Three Disabling Diseases You Can Cure Without Medicine
Cynthia J. Koelker, MD
conditions that occur infrequently now will become commonplace at
Recognizing the symptoms will help you treat these diseases effectively.
Better yet, learn how to prevent them and prepare accordingly.
over a year since youve escaped the city for your retreat.
Things are going well, though your teenage daughter is tired of
hauling water from the creek. One day you walk with her and are
alarmed at how winded she becomes. Shes been acting fine otherwise,
still primping and polishing her nails (though no boys are around).
She hasnt lost any weight and seems to be eating okay, though
shes become a vegetarian after watching you slaughter a pig.
She has no history of asthma or heart disease, and shows no signs
of respiratory infection. Whats the most likely diagnosis?
your toddler is starting to worry you. He was walking fine when
you left the city, but now his legs are starting to bow like a cowboys.
Your wife plans to continue breast-feeding him another year yet,
believing it will benefit his immune system. Both of them have remained
inside for months to avoid possible radiation exposure. What could
It seems your
mother is growing old before your very eyes. At the last minute
she agreed to join your family, though she hadnt done any
prepping herself. Before, she always seemed full of pep. Now she
doesnt have the energy to help with anything. Even her voice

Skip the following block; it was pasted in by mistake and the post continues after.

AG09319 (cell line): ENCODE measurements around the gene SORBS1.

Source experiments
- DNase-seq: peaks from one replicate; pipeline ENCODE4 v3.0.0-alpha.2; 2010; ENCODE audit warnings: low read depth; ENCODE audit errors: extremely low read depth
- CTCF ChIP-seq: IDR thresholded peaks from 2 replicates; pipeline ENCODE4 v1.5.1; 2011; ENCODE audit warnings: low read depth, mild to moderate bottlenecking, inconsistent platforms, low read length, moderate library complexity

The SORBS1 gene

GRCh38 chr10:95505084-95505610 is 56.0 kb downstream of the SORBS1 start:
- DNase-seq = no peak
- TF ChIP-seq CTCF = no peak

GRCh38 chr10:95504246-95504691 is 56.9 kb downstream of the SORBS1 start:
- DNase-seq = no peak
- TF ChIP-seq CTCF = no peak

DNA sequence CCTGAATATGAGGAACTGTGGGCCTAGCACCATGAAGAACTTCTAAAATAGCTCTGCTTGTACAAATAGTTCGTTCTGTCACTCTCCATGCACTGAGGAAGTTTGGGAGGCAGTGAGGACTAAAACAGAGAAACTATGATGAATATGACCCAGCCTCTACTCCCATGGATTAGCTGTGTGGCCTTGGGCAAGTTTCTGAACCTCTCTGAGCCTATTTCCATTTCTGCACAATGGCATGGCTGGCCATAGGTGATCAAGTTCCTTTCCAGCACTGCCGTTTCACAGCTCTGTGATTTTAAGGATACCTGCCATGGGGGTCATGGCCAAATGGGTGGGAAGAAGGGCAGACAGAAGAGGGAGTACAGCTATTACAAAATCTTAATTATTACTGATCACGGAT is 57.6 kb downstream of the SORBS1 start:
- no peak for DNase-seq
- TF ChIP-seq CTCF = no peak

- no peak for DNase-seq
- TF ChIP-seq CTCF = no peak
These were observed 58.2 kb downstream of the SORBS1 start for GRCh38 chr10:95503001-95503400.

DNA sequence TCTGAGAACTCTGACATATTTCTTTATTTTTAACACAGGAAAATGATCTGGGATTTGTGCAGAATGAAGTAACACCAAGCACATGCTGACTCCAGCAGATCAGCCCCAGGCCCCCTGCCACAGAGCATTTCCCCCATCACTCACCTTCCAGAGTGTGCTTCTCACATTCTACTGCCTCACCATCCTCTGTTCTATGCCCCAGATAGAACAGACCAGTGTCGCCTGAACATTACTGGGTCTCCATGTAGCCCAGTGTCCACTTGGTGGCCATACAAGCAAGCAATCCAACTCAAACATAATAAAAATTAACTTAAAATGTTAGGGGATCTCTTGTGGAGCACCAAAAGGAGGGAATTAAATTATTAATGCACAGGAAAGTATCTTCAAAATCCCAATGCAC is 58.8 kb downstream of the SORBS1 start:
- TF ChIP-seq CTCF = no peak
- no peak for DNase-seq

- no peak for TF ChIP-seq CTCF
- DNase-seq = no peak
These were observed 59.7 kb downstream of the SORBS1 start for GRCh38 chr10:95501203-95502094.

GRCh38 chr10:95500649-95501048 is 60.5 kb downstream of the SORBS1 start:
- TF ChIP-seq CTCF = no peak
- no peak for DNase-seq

sounds worn-out and a little hoarse. Another mouth to feed wasnt
what you had planned on, but you cant set your mother out
on the curb, can you?
of breath occurs when either the lungs or the heart must work harder.
In the absence of heart or lung disease, the most likely condition
is iron deficiency anemia. Without enough blood, the heart must
pump harder to keep what little blood remains circulating properly.
Usually the heart rate increases, especially with exercise, and
often the blood pressure drops. In a teenager wearing make-up and
nail polish, you may not notice pallor (paleness). Vegetarians who
are not careful to include iron-rich foods in their diet are prone
to anemia, especially teenagers who prefer a high-starch diet. Ive
seen girls whose blood count has dropped to only a third of normal
as a result of an iron-poor diet, with or without excess menstrual
teen whose blood count has dropped low enough to cause shortness
of breath would be transfused with red blood cells for quick relief.
Untreated, extreme anemia will lead to congestive heart failure
and possibly eventual death.
dietary ingestion of iron will resolve the condition (or taking
iron pills such as ferrous sulfate 325 mg three times daily). Iron-rich
foods include red meat, liver, dark leafy greens, prunes, raisins,
egg yolks, iron-enriched cereal, beans, artichokes, lentils, soybeans,
and chick peas. Make sure to stock foods your family will actually
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© 2011 Survival